By the end of the first week there, I was able to get to the gym and attempt a pedal bike for the first time since surgery. Everything functioned properly as I pedaled for 10 minutes with no resistance. The best part was—again—zero pain. This was incredible. After Lee and I left the gym, we returned to the camper, and I began my nightly ritual of icing, stretching, and using my Bemer device to improve blood flow in my right hip and knee.
Weeks two and three in Tennessee meant jump painting for me, which is currently another great task. I was able to practice standing and walking, but I had the option of sitting down when needed. And those of you that know me know that I sat down once (not a joke!). Because I’m a perfectionist, creating perfect lines on the jumper rails kept my obsessive tendencies happy. In that time frame, I also wrote several blogs and an article. When injured, one must be creative when it comes to making a living!
This surgery has lifted a weight off of my body. Chronic pain is a terrible thing. It will consume your brain, it will control your mood, and it will limit you in ways you never imagined. Pain will also make you do things you wouldn’t normally do or say things you wouldn’t normally say. I’ve had days where I was absolutely miserable because I was in so much pain, despite having good things happen that day. Your mind is a very powerful thing, and pain will completely alter your reality.
I know that I’ve said it 100 times, but I am so grateful to everyone who helped make this surgery a reality for me. Everyone’s support has meant the world to me and still continues to. You have all changed my life for the better! Thank you all for giving me my life back.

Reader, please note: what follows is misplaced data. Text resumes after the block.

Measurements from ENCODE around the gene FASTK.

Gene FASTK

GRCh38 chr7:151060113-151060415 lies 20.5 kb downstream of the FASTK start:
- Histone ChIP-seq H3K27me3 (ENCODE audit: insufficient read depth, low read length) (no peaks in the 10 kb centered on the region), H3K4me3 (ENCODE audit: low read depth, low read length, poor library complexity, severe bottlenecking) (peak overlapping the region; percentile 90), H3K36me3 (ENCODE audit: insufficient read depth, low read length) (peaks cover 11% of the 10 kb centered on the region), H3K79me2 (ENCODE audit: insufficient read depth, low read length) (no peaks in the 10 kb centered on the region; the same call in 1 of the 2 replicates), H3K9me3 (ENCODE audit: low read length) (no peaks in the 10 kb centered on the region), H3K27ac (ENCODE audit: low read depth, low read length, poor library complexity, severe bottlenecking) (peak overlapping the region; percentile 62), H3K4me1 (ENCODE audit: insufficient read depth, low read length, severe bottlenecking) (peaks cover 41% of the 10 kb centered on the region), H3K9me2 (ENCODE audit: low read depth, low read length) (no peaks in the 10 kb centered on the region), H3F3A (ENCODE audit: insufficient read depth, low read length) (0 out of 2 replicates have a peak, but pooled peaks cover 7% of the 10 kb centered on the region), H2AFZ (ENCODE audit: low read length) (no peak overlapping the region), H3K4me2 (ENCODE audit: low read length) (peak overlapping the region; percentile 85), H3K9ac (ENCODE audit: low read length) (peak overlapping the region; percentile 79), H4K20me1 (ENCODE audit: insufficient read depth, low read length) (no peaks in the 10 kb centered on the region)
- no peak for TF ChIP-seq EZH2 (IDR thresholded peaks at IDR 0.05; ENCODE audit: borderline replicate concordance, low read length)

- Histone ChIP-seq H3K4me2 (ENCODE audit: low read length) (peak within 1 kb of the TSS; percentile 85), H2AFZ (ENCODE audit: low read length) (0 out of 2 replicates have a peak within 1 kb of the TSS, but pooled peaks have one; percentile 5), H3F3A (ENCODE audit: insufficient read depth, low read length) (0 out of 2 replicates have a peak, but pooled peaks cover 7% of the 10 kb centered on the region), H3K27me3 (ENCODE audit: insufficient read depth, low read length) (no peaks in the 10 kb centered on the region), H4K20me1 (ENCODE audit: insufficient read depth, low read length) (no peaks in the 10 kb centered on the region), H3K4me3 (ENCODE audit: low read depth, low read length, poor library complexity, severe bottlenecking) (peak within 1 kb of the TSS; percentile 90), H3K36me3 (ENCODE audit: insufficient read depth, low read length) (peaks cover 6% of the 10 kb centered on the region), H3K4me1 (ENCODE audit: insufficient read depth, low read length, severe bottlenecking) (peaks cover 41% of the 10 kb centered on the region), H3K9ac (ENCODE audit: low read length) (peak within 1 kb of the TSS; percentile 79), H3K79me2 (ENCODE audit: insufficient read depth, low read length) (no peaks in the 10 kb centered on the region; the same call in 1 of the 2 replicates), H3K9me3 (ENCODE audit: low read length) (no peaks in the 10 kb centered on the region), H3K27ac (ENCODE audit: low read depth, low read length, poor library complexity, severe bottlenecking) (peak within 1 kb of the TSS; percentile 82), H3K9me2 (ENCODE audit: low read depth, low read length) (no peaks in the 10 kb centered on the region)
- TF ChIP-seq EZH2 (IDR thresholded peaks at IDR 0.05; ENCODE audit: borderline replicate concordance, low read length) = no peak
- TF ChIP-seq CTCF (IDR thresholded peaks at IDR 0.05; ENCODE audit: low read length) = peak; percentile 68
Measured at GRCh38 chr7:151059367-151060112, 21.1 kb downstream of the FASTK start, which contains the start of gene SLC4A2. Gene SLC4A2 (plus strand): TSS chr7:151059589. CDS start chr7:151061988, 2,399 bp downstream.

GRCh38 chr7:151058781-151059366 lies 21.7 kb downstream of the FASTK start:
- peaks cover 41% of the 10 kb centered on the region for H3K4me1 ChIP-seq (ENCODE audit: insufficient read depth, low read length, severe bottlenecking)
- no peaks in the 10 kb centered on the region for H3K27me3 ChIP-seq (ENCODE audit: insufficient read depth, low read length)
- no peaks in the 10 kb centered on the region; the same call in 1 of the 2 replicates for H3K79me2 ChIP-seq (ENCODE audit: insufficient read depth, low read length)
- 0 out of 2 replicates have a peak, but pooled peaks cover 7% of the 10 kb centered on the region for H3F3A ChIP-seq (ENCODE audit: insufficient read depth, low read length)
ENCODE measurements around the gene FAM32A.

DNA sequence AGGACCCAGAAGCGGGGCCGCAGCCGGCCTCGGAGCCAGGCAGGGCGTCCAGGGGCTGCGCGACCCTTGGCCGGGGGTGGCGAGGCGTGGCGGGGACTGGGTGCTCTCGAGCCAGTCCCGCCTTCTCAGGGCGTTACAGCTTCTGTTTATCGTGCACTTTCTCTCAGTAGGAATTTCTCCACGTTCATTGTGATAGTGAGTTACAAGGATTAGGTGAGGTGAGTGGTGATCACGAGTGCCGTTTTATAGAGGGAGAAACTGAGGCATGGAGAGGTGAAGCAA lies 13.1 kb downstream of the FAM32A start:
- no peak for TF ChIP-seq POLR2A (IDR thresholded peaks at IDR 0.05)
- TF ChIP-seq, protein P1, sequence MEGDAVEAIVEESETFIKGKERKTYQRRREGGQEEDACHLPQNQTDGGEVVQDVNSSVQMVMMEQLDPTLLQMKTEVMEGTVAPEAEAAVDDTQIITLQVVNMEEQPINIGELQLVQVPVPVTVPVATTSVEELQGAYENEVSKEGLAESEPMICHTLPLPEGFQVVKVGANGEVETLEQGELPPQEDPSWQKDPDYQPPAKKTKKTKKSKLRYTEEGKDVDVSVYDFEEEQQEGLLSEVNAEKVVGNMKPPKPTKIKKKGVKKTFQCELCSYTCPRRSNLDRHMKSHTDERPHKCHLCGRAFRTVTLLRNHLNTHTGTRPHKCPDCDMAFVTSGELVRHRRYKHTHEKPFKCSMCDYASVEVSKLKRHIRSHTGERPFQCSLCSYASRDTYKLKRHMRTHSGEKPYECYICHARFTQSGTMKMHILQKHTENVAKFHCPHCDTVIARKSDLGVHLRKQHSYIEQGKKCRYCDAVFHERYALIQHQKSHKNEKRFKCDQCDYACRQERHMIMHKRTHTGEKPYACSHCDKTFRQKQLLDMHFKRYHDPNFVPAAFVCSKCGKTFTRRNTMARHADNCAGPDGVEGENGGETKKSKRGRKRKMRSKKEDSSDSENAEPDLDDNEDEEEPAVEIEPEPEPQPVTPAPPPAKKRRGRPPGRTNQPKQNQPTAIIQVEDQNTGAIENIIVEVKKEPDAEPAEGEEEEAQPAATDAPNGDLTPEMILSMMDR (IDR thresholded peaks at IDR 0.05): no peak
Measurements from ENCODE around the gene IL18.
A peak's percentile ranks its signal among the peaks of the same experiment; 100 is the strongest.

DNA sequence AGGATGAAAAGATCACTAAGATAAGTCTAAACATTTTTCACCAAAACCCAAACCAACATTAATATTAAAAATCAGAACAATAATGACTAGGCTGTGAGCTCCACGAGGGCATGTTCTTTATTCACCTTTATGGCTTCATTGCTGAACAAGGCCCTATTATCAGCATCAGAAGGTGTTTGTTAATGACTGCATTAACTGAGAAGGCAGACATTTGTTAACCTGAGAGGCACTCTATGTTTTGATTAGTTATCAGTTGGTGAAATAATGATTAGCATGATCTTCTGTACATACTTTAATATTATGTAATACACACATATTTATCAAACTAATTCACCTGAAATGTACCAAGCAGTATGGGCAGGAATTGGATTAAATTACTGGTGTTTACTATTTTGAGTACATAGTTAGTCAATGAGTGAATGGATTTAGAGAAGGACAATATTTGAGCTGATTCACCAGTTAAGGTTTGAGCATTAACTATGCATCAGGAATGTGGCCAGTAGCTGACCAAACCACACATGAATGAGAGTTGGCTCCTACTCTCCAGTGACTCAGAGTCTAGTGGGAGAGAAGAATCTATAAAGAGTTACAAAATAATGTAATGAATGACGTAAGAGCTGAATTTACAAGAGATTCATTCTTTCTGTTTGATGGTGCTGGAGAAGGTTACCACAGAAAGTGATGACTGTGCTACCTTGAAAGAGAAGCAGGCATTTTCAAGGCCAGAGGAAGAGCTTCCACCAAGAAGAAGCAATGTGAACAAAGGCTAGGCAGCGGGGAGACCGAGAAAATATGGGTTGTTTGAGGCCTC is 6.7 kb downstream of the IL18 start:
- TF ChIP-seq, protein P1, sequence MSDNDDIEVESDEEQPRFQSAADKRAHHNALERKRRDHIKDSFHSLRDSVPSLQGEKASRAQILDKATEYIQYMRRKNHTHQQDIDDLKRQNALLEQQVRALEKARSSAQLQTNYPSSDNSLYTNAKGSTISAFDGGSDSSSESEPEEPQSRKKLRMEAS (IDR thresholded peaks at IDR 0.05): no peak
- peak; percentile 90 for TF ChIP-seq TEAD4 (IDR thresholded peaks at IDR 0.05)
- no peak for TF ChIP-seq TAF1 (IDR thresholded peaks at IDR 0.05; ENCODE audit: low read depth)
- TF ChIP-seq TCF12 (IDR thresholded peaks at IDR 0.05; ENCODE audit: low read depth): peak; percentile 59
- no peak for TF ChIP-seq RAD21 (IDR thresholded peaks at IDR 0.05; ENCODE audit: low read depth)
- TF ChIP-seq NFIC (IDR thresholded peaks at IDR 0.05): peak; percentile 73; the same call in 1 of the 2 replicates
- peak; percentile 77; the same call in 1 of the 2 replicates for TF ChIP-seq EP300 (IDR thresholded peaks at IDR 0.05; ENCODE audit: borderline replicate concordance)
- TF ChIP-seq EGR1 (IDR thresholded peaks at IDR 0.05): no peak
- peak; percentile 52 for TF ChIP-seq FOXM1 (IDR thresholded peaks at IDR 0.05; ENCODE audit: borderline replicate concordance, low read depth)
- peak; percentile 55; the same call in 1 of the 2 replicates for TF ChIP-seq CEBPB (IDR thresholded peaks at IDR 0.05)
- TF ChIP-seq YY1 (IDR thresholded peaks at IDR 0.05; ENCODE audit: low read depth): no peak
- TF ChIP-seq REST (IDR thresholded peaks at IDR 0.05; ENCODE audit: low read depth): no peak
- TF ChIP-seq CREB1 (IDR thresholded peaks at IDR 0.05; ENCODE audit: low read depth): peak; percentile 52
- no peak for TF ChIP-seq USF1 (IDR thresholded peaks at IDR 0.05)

On July 18, I will be allowed out of my brace. I return to the doctor for another evaluation at the end of July, and we will see what he says next. In the meantime, I will continue doing my PT exercises every day and riding the bike so that I can get stronger. One day at a time, folks, one day at a time. Hopefully my next blog will include a bit of riding!
Nicole Mandracchia grew up riding in New Jersey and was a working student while in school. She graduated from Centenary University (New Jersey) in 2013. Nicole has groomed and barn managed for top show barns such as Top Brass Farm (New Jersey), North Run (Vermont), Findlay’s Ridge (New York) and Ashmeadow Farm (New Jersey). She has received five grooming awards at prestigious horse shows throughout the country, and she regularly follows the A-rated circuit up and down the East Coast, including Florida and all the major indoor finals. Her favorite part of her job is helping horses feel their best so they can do their jobs. Read more about her in “Groom Spotlight: Nicole Mandricchia Proves The Harder You Work, The Luckier You Get.” Read all of Nicole’s COTH blogs.